Firm parenting key to solving child obesity

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    Today’s society is not as physically active as it once was because of the rise of sedentary activities and concerns about children’s safety. One of the issues that has emerged out of this society is whether or not morbidly obese children should be removed from their parents’ custody. Some medical and government officials believe that by removing these children their weight issue can be fixed in a timelier and more effective way. However, the parents are not the only ones responsible for the problem; taking children away would only make the problem worse. The problem can be fixed in a much easier and cheaper manner.

    So much of society is driven by fear today. Parents are afraid their kids will be snatched if left alone, and doctors are afraid of getting sued for giving the truth. Parenting used to be about discipline and teaching values. Now parents are afraid to make their kids angry. They seem to just want to be their child’s friend, making them less efficient parents. Teach parents how to be forceful and take away their kid’s Xbox if they have been playing it for hours.

    If doctors or government officials are concerned about a child’s health, they should tell the truth straight out, and teach parents how to control their children’s eating habits. Give them healthy, tasty recipes that their kids will like, and encourage the parents to get outside too. If they are afraid of their kids getting kidnapped, go out with them. Too many parents use the TV as a distraction so they can do things. The TV should be a treat, not a norm.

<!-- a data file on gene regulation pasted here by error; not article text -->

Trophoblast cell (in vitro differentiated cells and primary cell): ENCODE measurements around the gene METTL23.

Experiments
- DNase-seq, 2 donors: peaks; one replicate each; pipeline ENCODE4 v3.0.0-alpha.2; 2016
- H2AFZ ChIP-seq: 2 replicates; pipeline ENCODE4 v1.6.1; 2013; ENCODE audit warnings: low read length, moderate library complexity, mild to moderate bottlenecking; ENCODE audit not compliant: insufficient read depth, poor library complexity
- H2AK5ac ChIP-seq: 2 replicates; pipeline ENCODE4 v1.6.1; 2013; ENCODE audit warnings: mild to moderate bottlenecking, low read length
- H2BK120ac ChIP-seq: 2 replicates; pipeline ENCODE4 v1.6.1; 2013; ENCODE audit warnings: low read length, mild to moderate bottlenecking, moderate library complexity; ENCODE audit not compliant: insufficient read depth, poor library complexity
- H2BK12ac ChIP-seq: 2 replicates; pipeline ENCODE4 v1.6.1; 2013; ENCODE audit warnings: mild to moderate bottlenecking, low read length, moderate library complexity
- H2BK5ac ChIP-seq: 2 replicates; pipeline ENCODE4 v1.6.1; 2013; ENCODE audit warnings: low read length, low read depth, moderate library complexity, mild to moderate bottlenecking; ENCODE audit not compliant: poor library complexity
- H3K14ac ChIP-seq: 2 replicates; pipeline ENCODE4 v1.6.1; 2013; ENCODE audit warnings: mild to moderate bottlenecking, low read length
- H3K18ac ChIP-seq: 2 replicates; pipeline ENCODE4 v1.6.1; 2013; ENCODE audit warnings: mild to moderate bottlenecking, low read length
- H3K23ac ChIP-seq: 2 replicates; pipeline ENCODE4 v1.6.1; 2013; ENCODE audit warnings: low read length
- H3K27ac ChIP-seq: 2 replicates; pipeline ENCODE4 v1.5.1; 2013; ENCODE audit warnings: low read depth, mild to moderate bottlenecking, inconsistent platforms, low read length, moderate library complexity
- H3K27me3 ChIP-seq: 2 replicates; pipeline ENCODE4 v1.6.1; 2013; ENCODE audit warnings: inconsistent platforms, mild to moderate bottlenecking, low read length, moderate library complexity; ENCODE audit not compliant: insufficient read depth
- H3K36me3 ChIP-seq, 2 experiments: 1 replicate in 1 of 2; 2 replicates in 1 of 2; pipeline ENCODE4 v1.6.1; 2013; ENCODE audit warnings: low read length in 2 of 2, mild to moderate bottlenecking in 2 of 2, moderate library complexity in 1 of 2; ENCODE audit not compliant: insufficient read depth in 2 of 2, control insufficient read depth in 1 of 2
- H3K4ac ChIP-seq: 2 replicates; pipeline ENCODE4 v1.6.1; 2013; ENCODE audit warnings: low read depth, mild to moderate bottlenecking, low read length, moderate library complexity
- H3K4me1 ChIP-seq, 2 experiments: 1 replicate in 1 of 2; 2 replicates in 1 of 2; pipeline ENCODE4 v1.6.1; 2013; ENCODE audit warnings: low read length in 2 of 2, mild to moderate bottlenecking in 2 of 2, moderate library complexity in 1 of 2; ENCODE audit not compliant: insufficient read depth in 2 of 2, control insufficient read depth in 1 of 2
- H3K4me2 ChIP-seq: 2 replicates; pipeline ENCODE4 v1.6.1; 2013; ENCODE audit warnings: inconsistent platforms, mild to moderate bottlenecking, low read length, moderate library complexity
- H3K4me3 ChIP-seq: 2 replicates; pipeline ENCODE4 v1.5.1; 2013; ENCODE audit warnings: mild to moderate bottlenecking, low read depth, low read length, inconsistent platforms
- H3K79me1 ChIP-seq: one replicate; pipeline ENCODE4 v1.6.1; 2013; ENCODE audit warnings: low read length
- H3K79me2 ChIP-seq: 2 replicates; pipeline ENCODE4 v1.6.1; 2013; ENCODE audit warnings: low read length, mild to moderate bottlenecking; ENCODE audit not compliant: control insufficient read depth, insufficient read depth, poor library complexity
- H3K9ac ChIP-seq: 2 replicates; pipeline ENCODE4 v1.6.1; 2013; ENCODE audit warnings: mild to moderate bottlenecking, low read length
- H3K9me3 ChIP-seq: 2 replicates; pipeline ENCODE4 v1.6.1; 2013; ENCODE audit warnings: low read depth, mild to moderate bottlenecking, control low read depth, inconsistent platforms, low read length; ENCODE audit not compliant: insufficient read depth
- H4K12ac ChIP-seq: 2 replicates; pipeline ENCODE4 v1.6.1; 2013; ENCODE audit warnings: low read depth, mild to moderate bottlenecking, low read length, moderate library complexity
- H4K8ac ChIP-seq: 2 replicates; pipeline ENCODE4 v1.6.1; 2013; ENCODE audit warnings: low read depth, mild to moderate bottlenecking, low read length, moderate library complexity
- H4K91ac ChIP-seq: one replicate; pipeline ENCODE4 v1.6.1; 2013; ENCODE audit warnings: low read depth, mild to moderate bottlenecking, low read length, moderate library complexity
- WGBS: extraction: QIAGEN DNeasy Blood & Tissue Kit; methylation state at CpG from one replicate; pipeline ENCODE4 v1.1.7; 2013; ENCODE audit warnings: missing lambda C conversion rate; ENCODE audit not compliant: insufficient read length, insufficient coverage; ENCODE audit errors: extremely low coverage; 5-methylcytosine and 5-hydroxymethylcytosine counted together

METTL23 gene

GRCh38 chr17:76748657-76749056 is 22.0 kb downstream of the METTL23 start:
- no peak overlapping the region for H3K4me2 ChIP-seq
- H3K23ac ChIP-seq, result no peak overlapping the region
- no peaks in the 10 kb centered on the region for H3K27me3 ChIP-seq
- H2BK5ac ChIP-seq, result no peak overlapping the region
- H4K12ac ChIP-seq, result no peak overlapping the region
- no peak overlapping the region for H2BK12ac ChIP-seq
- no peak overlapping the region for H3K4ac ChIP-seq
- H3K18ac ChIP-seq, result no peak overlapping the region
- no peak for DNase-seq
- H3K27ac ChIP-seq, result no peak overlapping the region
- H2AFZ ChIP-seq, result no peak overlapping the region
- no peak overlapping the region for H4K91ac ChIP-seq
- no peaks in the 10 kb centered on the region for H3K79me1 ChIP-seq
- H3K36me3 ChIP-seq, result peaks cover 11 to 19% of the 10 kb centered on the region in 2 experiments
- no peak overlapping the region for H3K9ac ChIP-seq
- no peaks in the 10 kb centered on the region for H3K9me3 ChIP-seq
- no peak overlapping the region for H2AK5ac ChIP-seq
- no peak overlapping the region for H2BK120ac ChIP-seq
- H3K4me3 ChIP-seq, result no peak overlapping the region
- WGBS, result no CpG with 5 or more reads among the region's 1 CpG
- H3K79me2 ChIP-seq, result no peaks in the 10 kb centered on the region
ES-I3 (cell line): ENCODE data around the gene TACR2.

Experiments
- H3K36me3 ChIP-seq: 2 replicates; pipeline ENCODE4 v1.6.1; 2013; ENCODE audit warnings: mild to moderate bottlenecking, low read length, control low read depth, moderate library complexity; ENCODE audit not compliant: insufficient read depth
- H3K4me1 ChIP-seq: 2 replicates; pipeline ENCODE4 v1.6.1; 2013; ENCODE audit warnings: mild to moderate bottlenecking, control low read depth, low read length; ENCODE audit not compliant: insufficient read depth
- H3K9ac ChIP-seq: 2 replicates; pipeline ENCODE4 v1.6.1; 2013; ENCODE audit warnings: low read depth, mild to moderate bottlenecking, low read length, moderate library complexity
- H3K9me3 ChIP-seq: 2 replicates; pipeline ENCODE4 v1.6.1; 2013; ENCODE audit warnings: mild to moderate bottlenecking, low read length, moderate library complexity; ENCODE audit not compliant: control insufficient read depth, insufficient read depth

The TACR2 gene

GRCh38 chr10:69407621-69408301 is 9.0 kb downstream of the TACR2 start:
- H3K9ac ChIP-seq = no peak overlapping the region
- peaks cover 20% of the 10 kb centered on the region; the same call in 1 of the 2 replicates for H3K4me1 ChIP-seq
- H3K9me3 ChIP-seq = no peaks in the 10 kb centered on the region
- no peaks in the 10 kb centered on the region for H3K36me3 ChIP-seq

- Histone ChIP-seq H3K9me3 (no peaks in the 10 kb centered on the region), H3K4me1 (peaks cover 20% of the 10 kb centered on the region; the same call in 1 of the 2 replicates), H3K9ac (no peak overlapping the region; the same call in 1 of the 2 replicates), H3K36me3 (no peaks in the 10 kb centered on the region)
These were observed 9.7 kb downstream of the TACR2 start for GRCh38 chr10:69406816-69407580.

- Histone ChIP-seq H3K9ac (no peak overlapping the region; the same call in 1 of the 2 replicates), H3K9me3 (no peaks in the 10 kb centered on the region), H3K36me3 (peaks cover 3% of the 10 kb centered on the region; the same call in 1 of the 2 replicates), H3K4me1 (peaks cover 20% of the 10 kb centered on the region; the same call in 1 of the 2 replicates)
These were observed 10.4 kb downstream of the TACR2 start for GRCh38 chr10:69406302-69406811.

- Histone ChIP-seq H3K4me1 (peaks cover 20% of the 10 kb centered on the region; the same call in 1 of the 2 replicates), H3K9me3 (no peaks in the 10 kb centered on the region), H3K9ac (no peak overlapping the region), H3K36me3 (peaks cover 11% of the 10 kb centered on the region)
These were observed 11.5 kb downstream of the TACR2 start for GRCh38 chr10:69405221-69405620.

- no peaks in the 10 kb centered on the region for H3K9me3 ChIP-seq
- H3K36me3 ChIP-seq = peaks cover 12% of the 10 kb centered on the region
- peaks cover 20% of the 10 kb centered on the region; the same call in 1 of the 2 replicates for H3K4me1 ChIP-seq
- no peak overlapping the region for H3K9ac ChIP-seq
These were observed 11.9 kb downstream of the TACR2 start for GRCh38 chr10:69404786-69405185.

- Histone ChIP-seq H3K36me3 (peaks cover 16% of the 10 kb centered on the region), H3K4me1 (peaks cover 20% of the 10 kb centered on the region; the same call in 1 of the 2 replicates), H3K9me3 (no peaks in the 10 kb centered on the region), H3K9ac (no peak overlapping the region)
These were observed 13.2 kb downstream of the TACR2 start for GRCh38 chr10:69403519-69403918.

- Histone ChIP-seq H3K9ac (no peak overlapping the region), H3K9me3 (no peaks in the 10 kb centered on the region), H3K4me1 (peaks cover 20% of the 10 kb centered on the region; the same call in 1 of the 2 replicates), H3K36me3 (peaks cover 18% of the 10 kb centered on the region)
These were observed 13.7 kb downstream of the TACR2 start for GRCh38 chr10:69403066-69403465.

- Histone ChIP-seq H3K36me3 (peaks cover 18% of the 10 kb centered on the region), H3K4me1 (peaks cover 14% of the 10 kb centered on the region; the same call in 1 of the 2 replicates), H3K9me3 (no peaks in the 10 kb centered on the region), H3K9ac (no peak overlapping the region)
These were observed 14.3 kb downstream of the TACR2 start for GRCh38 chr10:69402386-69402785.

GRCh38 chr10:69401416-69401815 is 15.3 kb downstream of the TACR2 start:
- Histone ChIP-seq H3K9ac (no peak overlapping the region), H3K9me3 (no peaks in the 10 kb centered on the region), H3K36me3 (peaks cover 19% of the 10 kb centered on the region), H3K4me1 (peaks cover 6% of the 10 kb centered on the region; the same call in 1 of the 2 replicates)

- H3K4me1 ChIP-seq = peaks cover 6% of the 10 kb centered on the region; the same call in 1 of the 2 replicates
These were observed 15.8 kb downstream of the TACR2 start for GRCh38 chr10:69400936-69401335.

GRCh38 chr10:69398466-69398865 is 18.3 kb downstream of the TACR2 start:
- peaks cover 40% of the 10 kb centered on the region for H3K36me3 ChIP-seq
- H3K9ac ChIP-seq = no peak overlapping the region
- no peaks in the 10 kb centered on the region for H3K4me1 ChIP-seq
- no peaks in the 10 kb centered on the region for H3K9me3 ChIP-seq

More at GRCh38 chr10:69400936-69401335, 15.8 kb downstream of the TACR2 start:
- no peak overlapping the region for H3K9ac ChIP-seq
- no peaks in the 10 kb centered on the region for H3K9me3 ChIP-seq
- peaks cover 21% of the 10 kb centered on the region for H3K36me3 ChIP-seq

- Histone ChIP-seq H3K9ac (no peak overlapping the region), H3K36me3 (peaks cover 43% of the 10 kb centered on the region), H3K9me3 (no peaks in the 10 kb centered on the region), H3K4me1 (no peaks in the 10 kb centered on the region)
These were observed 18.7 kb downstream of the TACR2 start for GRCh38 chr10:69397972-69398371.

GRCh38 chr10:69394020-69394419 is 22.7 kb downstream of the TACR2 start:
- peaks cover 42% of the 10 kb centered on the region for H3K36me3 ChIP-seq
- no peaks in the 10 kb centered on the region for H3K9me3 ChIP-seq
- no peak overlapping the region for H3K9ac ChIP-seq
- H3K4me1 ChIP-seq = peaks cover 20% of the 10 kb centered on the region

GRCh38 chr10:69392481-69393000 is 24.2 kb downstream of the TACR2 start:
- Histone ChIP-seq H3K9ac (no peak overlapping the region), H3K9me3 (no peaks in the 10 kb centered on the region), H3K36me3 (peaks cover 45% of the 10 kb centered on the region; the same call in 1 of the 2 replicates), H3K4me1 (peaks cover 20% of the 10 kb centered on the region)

Feeding a child too much is not abuse unless the parents themselves stuff the child’s face with food forcefully. Parents are just concerned their children are not getting enough to eat, so they serve huge portions and feed snacks to their kids. Often a child’s schedule is too hectic to allow a sit-down, healthy meal. Fast food dominates in current society because it’s quick, easy and something most people need when they have overbooked themselves. If the emphasis was taken off getting ahead at all costs, parents might not feel the need to drive their kids into so many activities. There are 8-year-old children who do piano, ballet, soccer, and horseback riding. On the other hand, there are obese children who do nothing but play video games. Neither is healthy.

    Time Magazine online recently published an article about this topic, and it pointed out that if being overweight is an issue, then being underweight needs to be an issue too. Indeed, there are stage mothers who drive their children to look perfect no matter what the child actually wants. The street goes both ways.

    The government’s foster care system is already overworked. It does not need overweight kids who have loving but misguided parents. Doctors and government officials need to be firm with parents about their children’s eating habits and activity levels. They do not need to be filing lawsuits against them for “abuse.”

    Emily Sears is a freshman news-editorial journalism major from Rockwall.